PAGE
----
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Photography:
Laura Hunt


Say "Cheers" with Champagne

 

At weddings, birthdays, and special occasions, we love to drink and toast with champagne. This bubbly drink stands for elegance and fun, and due to its carbonation, its alcohol content goes directly into the blood. Champagne makes us energized; we become talkative and love to giggle.

While sparkling wine was already know in the Middle Ages, the monk Dom Perignon was the first one who experimented with blending different wines, stored champagne in reinforced glass bottles, and closed them with cork made of the bark of the Spanish cork oak. The name of this specialty wine came from the Champagne region, just north of Paris. During the time of Louis XV in France, and during the Victorian era in England, champagne became popular in royal circles.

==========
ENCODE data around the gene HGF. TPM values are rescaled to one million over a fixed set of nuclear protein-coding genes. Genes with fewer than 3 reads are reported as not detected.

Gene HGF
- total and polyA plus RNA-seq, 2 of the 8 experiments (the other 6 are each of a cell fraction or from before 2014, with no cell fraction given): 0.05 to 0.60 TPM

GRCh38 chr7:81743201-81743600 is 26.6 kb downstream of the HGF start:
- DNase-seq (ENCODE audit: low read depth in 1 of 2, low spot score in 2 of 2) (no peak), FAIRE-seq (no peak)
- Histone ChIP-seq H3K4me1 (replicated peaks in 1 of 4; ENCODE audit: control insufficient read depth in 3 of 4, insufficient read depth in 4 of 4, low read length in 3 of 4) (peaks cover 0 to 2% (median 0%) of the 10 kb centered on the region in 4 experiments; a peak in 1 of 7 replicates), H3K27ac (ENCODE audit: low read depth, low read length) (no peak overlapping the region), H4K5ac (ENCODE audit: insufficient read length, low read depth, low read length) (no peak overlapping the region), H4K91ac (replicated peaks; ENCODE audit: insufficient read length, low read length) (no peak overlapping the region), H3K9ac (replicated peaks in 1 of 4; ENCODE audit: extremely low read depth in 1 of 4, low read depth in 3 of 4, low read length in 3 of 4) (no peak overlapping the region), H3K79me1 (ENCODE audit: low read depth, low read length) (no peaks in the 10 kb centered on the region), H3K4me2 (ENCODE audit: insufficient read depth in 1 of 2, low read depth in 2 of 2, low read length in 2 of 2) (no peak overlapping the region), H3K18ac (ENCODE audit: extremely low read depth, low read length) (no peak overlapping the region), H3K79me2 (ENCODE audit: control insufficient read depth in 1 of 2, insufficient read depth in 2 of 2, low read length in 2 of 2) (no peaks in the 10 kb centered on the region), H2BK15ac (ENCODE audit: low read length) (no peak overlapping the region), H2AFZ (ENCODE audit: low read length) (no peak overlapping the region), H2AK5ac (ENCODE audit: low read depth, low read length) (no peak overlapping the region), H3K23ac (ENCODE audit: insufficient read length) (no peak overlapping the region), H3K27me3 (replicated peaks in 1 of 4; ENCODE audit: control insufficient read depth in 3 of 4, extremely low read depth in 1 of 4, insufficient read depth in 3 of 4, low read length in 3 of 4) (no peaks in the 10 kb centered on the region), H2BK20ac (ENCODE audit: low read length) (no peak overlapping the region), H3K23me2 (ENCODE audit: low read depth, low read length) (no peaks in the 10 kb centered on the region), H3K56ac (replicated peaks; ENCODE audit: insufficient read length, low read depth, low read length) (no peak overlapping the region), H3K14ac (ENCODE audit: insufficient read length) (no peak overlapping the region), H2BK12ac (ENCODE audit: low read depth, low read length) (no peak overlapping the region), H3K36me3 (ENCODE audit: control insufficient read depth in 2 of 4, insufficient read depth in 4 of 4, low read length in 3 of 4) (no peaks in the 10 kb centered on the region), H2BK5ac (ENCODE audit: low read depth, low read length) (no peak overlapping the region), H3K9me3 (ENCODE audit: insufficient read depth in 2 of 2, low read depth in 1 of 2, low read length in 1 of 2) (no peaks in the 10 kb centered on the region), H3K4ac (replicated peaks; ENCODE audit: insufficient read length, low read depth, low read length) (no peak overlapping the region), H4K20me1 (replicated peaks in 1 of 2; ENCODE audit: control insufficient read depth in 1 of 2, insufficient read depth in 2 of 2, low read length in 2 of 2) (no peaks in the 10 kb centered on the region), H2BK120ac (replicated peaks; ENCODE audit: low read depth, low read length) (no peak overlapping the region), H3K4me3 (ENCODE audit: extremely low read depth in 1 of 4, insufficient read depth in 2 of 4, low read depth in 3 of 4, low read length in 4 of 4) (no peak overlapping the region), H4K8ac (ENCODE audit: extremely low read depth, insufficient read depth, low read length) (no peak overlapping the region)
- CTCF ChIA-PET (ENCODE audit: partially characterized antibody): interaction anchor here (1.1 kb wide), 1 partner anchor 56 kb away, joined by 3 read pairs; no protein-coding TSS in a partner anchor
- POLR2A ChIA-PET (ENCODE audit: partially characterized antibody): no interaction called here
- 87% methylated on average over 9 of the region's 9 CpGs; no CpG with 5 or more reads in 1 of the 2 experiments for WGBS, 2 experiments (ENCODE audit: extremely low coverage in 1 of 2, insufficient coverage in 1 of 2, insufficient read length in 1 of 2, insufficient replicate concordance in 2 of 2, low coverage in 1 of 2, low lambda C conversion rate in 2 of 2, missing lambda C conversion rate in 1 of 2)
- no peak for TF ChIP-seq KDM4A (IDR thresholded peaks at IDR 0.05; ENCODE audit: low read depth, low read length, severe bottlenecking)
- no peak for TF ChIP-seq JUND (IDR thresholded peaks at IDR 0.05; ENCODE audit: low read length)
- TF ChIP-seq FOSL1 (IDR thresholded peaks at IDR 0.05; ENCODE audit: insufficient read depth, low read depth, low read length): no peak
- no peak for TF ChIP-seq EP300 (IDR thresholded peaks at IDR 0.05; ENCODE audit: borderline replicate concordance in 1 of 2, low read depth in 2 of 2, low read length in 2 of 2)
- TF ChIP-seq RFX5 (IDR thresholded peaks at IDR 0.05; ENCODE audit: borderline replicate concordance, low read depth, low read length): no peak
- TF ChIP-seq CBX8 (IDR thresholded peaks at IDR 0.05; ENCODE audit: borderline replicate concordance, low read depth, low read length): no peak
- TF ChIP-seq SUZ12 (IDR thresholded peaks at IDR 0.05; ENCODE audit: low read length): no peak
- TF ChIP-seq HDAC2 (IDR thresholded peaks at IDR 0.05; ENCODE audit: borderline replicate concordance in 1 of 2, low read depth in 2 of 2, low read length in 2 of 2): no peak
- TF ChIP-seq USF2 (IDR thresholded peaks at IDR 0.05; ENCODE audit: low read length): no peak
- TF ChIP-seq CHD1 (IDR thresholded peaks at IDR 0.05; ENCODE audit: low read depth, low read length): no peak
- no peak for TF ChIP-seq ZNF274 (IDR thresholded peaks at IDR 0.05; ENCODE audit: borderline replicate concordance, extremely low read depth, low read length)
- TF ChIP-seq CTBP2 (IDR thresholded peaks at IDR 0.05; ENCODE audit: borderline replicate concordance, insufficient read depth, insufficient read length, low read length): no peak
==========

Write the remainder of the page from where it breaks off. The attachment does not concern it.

After the second world war champagne conquered the world. It is served mostly in fine glass flutes where the bubbles can be seen on their long way up to the surface. Officially a sparkling wine can only be called champagne if it is produced in the Champagne region in France. However, due to the great demand, there are many places in the world where excellent sparkling wine is produced. In California's Napa Valley, Californian and French wineries produce both expensive and affordable sparkling wines.

Polina, who wrote this month's article about the wedding shower, says her favorite is Perrier Jouet. "It is the most 'romantic' champagne out there. It's the ideal champagne for bridal showers because the unique flower etching of the design on the bottle evokes feelings of romance."

Dorothy J. Gaiter and John Brecher, wine columnists of the Wall Street Journal, believe that you always can find an occasion if you want to drink a bottle of "bubbly" -- and if you are happy, it will taste great, no matter how much it costs.




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